Update: The release is out with the details of the deal, here: “NBCU (NYSE: GE) will sell advertising inventory through Microsoft’s Admira marketplace, enabling advertisers and agencies to plan and optimize media buys on NBCU’s national networks and local broadcast station, KNBC Los Angeles.”
NBC is the first major TV network to experiment with selling some of its TV inventory online, using technology from Microsoft (NSDQ: MSFT), according to WSJ. An announcement will go out tomorrow. NBC Universal, the parent, already had a cable ad deal with Google for a similar experiment that they signed in September last year, though that was based on the auction model that the search giant’s known for.
Unclear: if the Google deal will continue. We have a query into NBCU and will update this when we know more. Update 1: Sources tell paidContent that the MSFT deal does not impact NBCU’s arrangement with Google (NSDQ: GOOG). “The ad deals with MSFT and Google are entirely different models,” the source said. Update 2: A statement from Mike Steib, the director of Google TV Ads (who came from NBCU): “We’re happy to see other companies also innovating when it comes to TV advertising and we look forward to continuing our strong relationship with NBC Universal and our other inventory partners.”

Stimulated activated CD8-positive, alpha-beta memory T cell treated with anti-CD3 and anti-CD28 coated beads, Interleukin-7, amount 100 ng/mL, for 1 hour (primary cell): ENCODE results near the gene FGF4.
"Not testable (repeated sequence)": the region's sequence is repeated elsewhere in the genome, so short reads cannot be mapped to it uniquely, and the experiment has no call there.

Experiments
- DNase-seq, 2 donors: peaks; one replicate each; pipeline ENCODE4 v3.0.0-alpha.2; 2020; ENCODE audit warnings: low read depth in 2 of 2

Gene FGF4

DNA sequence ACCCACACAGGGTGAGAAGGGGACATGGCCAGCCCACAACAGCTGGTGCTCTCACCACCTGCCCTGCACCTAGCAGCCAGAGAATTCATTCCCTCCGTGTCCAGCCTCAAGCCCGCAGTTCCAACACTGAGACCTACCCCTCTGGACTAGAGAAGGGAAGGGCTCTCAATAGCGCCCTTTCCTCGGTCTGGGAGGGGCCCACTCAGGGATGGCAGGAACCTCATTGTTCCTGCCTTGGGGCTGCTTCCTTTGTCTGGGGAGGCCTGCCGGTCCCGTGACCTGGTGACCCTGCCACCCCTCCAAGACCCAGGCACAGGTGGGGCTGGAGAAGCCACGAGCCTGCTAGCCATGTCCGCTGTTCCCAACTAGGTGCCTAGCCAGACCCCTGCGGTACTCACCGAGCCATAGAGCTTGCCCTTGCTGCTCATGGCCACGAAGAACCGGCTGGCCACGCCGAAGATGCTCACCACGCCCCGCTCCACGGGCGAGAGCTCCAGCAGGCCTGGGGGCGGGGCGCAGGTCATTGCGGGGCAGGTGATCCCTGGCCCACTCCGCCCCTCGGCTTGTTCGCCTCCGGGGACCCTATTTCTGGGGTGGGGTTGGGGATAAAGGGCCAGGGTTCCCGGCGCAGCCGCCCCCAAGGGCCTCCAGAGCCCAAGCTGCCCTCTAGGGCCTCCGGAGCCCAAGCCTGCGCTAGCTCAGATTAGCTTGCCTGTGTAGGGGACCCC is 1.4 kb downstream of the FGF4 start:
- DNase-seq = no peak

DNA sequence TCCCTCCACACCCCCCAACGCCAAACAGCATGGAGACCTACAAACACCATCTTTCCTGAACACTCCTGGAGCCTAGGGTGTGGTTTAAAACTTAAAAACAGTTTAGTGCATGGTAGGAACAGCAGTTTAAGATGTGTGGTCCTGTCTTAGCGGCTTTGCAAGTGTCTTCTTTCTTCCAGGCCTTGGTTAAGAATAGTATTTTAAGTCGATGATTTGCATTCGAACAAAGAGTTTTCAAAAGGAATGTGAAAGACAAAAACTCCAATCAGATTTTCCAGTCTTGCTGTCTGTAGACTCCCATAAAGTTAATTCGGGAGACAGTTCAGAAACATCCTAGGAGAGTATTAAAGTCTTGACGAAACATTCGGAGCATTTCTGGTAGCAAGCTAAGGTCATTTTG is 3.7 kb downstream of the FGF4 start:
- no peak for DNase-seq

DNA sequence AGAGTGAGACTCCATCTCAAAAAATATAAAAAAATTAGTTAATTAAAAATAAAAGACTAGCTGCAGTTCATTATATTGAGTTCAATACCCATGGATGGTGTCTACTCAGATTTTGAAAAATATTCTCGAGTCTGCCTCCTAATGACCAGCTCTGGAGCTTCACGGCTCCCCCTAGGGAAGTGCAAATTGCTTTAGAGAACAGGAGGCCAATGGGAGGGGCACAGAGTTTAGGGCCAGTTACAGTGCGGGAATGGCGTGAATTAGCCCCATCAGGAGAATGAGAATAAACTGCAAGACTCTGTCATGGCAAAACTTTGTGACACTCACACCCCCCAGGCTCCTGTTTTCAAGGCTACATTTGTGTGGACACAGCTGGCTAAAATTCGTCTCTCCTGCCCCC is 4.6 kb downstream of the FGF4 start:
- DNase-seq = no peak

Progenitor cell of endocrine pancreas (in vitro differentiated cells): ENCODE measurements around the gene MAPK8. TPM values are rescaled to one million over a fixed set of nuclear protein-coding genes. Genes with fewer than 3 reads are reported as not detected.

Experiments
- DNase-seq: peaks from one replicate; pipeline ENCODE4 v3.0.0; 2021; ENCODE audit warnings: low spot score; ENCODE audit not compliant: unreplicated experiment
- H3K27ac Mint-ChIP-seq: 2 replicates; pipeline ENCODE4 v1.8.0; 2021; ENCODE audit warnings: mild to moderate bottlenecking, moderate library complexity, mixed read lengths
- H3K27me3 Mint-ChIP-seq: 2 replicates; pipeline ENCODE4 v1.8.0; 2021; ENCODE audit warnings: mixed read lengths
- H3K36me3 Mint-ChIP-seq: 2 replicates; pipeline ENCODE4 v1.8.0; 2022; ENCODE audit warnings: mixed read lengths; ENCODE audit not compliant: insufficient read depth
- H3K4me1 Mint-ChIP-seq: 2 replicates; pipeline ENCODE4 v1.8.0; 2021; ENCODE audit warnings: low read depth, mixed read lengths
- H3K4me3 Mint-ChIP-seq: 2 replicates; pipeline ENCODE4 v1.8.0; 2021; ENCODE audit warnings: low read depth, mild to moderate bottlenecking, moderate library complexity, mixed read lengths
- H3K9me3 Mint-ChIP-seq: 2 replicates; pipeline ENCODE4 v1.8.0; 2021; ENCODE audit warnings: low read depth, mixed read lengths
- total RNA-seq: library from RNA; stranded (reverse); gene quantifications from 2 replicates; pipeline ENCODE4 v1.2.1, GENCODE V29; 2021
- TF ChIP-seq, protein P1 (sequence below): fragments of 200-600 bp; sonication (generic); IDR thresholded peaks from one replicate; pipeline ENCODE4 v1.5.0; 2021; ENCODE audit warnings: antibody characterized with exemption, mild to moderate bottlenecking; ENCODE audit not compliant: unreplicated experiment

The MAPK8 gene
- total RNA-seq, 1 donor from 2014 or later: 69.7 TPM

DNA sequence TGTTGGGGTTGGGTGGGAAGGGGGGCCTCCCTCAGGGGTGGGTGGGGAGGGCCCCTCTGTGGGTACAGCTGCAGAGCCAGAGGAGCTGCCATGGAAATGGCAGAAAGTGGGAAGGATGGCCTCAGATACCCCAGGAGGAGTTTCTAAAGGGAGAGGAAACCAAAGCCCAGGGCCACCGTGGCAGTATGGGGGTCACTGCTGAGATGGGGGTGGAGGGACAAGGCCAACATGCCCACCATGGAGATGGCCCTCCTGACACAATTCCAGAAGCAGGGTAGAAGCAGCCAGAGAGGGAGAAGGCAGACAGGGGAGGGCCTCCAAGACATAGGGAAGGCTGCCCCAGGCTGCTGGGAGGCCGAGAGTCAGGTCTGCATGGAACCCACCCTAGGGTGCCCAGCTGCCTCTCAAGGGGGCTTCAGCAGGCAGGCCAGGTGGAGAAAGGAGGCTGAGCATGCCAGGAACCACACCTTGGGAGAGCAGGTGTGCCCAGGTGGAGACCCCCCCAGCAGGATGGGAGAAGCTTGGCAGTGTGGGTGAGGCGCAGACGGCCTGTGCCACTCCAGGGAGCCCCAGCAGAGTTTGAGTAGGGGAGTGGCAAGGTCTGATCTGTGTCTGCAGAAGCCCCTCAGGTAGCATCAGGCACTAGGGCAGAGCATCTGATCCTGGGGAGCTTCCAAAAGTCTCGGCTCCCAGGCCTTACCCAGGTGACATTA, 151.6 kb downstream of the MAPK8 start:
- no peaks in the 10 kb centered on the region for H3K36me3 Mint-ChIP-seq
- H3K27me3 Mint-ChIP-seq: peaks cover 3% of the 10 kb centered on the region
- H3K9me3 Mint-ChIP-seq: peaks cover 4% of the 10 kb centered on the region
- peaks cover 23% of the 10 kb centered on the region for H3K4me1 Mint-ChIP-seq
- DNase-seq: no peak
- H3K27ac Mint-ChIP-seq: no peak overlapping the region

The new MSFT-NBCU deal, slated to start in Q4 this year, will NOT involve auction, and the two parties will share revenue from the ads. Also, NBC is staying away from offering any inventory from the current upfront season, the story says. Mike Pilot, president of sales and marketing at NBC Universal, quoted in the story, says that this automated system will free up time for the company’s sales team to come up with more customized solutions, such as product placements.
Earlier today DirecTV (NYSE: DTV) announced a deal to start serving geo-targeted ads across its satellite network, though that’s not supposed to go live until 2011. Google’s slowly racking up deals in the space, after some early mis-steps, while eBay (NSDQ: EBAY) exited out of it mid last year, after struggling to get traction.
— David adds: It’s not surprising that NBCU is stressing that MSFT is not creating an auction platform similar to what eBay tried two years ago. The eBay effort was doomed when members of the Cabletelevision Advertising Bureau balked at participating in the company’s Online Media Exchange after damning the program as too narrow and ineffective. Google, on the other hand, has slowly tried to strike up alliances with networks like NBCU and ad firms like Publicis Groupe to build acceptance for its targeted ad buys. Still, it too has struggled to attract clients. In the meantime, Google has also tried to play to its strengths like placing marketers